# Homework Help: Induced voltage from a rod sliding on rods in a B-Field

1. Aug 11, 2015

### cdummie

1. The problem statement, all variables and given/known data
Two long rods with distance between them a=100mm, over those two rods there's another rod sliding, friction between them is negligible. The rods are placed in homogenous magnetic field whose B is equal 1T, with direction shown in the picture, between the rods there is voltage generator with constant E, and resistance R=0,1Ω. When mechanical force on rod is zero, then, velocity of rod is v0=10m/s. Represent power of this engine in function of the velocity of the rod and find the mechanical force that acts when power of this engine is strongest, and find that power. Ignore the self-inductance (i believe self-inductance is the correct term).

2. Relevant equations
e
ind=∫(v×B)dl

3. The attempt at a solution

When there's no mechanical force, then there's only magnetic force due to generator E, but i don't know how to express power using velocity and how can i express it if i don't know is there mechanical force (it says at first that if there's no mechanical force then v is known), i mean is mechanical force important for finding power of the eind "generator" and how can i find the expression wanted?

2. Aug 12, 2015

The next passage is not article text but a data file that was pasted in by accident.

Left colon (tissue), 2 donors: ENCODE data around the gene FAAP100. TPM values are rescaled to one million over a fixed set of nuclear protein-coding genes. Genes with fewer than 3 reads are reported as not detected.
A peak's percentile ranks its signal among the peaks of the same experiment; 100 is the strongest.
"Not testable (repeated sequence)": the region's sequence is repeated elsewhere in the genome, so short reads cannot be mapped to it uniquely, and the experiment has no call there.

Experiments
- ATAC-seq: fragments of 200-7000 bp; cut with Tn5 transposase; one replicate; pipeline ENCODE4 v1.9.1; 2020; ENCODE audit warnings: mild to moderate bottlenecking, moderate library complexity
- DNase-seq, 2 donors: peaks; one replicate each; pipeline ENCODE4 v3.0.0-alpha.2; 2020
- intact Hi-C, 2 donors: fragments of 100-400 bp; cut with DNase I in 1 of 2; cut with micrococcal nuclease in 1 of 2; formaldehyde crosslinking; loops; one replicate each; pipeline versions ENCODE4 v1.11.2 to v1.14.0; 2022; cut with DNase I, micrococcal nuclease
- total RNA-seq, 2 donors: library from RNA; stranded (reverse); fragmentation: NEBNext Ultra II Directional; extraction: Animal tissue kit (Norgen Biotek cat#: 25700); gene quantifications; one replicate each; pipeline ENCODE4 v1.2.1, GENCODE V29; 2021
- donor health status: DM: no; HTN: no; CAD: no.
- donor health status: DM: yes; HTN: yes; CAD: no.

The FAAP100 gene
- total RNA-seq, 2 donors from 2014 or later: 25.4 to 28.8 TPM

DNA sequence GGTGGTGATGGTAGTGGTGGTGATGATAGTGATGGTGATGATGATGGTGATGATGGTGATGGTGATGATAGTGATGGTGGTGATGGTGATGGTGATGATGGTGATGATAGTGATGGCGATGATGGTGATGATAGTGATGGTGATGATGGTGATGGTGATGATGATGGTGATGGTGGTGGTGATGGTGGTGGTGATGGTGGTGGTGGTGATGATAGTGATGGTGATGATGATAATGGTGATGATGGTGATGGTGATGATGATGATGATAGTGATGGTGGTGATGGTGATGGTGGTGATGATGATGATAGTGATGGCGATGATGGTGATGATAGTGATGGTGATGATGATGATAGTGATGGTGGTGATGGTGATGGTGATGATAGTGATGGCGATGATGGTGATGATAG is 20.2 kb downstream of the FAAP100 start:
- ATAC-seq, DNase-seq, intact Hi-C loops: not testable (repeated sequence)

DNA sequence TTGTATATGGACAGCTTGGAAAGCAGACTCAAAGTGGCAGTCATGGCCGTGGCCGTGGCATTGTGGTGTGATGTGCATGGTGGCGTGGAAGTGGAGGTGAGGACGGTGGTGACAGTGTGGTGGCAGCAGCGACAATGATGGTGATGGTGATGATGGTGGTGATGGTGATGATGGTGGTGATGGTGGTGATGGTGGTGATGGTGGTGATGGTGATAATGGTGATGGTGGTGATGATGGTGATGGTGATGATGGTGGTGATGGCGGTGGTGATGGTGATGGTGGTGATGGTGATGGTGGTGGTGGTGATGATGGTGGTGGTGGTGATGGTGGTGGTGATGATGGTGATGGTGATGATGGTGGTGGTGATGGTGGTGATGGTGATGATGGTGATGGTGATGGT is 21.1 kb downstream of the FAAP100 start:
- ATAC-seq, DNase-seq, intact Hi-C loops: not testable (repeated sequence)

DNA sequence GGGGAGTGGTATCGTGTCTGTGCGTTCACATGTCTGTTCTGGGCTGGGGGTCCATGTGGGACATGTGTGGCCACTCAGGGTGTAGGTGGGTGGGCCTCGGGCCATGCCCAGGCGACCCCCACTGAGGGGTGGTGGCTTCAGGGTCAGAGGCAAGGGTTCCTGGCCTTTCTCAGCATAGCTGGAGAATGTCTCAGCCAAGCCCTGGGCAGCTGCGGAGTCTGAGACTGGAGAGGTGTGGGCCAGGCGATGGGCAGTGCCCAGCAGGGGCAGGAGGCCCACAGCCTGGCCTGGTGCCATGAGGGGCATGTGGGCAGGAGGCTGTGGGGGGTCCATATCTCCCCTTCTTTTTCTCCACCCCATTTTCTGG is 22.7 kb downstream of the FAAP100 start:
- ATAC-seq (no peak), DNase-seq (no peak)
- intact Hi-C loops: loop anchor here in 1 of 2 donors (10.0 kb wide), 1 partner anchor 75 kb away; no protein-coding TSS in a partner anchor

### rude man

Questions for you:
1. what is the net force on the sliding rod, since its velocity is constant?
So what are the two forces that must cancel each other as the rod slides along?
Can you determine E from this?
2. When a force is imposed counter to the direction of v, what is then the net current and force on the sliding rod? Power?
3. maximize the power the usual way.

3. Aug 12, 2015

### cdummie

1. As far as i know, rod is moving only when sum of all forces that act on it are not equal zero, since mechanic force is zero, then theres only magnetic force due to generator E, and it's Fmagnetic=IB×a, considering the angles between the two vectors we have Fmagnetic=IBa, I=(E+eind)/R and i have everything but mechanical force and E here but i could find einduced if in case when only magnetic force acts and it's einduced=vBa but that still cant help me find E so i am not really sure what to do with this.

2. If there's a force opposite to the direction of v, then v could change the direction if the new force is stronger than the one that pushed rod before it. I am not sure for the power, how can i express power? Should it be P=I*(eind+E) because i don't have E yet?